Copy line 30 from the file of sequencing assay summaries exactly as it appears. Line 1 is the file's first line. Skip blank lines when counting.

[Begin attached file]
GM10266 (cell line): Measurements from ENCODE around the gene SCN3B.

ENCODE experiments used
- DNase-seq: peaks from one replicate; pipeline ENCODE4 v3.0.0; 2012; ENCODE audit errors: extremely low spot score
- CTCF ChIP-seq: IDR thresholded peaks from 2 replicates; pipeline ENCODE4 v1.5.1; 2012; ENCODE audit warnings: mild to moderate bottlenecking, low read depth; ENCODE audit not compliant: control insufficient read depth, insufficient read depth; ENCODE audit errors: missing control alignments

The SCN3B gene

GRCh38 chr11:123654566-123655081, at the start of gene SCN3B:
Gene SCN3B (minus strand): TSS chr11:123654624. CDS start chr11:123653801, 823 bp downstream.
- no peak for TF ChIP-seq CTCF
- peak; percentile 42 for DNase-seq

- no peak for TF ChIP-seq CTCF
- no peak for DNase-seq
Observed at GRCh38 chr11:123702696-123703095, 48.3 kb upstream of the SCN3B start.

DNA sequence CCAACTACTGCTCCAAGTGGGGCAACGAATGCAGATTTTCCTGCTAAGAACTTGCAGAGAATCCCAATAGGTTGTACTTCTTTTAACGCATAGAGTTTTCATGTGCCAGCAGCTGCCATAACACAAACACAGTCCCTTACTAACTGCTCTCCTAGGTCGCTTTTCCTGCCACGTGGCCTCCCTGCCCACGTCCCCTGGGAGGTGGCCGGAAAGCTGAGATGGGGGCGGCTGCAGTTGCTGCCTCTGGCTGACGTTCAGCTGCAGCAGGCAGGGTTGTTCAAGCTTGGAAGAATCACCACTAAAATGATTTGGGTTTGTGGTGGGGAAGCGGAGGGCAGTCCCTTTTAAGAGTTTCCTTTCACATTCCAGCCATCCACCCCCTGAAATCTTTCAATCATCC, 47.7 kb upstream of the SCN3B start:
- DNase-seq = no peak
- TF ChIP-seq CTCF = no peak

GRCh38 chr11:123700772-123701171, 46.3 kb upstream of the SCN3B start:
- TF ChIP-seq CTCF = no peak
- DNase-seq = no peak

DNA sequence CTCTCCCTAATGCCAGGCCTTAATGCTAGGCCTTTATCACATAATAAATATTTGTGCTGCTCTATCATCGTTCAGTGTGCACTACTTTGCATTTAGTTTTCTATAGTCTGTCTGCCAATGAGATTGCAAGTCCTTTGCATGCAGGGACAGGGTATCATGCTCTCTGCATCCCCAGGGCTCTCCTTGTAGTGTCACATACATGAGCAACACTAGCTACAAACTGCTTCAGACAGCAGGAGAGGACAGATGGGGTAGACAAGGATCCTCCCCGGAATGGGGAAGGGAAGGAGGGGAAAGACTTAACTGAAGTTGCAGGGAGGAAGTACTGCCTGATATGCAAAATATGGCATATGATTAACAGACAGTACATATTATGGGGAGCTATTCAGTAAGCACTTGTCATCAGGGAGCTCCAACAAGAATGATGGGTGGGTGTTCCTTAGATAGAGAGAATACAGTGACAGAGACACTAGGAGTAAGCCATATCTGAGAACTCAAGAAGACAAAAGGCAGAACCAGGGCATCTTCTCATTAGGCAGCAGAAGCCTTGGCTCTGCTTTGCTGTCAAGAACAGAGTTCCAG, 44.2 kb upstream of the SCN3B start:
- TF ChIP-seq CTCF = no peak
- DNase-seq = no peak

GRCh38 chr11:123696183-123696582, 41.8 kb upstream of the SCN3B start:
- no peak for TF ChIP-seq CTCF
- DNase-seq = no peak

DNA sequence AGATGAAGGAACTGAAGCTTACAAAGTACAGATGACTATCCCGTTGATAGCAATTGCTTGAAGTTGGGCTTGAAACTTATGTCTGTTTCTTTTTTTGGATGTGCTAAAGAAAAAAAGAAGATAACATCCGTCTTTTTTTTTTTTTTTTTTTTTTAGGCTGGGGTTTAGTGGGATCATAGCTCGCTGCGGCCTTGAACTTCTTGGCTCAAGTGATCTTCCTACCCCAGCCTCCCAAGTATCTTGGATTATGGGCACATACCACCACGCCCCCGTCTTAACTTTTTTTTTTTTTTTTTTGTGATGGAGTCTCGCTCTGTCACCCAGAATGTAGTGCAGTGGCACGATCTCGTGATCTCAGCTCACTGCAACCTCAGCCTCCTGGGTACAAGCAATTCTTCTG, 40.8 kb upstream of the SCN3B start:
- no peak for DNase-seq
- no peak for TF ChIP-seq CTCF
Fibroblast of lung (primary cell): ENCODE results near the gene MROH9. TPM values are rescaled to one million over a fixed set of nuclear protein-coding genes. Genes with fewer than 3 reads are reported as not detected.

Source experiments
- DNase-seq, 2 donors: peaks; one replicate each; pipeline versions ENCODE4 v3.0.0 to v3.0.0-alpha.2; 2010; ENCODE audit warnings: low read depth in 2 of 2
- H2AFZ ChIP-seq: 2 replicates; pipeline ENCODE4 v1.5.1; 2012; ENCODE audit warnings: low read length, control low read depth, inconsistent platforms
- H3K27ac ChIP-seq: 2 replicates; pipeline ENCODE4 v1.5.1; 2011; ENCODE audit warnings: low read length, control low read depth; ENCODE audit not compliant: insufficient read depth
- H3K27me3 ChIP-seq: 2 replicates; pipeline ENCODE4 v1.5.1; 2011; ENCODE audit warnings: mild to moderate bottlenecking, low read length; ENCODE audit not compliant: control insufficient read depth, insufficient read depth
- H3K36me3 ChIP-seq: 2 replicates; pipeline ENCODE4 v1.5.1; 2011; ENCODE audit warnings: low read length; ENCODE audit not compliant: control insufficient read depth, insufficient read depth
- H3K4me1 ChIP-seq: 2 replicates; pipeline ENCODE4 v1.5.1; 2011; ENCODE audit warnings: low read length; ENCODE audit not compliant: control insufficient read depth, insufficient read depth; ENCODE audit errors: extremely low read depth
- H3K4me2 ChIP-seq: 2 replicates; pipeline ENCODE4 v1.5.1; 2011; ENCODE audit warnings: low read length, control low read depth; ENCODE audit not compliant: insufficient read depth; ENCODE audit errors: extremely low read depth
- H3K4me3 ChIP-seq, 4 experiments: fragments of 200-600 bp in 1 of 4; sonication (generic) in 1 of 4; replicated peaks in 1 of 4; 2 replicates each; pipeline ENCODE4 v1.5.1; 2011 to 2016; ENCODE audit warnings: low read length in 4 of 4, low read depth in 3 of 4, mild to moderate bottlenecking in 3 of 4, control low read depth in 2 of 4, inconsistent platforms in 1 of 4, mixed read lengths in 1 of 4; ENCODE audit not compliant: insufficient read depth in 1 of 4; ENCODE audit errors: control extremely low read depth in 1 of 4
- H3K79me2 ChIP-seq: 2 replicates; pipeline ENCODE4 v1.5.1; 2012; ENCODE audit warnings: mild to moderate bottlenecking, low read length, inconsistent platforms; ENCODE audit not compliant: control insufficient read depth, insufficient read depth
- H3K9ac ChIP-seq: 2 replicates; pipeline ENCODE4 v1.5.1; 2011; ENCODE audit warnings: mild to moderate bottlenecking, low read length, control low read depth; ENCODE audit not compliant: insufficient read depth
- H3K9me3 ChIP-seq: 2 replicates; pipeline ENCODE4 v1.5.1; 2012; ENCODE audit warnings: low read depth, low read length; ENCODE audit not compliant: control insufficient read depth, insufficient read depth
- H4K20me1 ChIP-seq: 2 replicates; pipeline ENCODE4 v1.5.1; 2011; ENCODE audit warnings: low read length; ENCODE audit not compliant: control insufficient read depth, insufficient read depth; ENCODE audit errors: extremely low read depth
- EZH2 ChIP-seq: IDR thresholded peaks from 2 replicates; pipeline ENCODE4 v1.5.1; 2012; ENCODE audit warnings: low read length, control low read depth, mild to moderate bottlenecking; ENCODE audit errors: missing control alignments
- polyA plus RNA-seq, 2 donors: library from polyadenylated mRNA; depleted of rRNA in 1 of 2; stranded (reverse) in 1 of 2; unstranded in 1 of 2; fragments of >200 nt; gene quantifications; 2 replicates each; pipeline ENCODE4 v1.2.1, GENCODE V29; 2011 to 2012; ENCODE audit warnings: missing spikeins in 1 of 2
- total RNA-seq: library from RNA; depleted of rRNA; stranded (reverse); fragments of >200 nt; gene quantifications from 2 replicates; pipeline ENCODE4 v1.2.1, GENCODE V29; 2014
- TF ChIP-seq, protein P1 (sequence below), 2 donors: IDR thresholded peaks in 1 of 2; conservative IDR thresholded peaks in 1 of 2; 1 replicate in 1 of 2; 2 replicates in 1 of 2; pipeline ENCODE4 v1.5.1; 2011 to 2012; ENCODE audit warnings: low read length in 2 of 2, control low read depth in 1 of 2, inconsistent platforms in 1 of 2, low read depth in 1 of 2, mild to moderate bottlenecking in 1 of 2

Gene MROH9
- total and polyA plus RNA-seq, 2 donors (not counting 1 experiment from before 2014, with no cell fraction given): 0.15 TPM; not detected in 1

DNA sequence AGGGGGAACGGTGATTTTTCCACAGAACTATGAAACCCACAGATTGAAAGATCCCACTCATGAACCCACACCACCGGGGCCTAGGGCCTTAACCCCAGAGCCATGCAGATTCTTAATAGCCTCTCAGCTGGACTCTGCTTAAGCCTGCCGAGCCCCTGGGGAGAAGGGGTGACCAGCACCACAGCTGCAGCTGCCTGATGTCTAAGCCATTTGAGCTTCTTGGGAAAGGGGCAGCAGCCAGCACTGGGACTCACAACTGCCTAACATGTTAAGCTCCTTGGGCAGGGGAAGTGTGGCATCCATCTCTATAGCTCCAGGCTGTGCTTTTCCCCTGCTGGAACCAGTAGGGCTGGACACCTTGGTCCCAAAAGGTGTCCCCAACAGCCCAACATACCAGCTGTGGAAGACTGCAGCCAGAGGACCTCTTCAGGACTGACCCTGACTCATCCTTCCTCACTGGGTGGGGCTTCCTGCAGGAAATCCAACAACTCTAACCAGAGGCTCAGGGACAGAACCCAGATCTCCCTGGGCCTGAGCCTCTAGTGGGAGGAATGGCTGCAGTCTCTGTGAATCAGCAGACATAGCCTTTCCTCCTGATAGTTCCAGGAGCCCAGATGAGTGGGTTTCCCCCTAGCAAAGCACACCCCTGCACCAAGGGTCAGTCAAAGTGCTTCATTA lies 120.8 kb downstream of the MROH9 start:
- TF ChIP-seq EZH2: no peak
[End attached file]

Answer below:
- DNase-seq, 2 donors: peaks; one replicate each; pipeline versions ENCODE4 v3.0.0 to v3.0.0-alpha.2; 2010; ENCODE audit warnings: low read depth in 2 of 2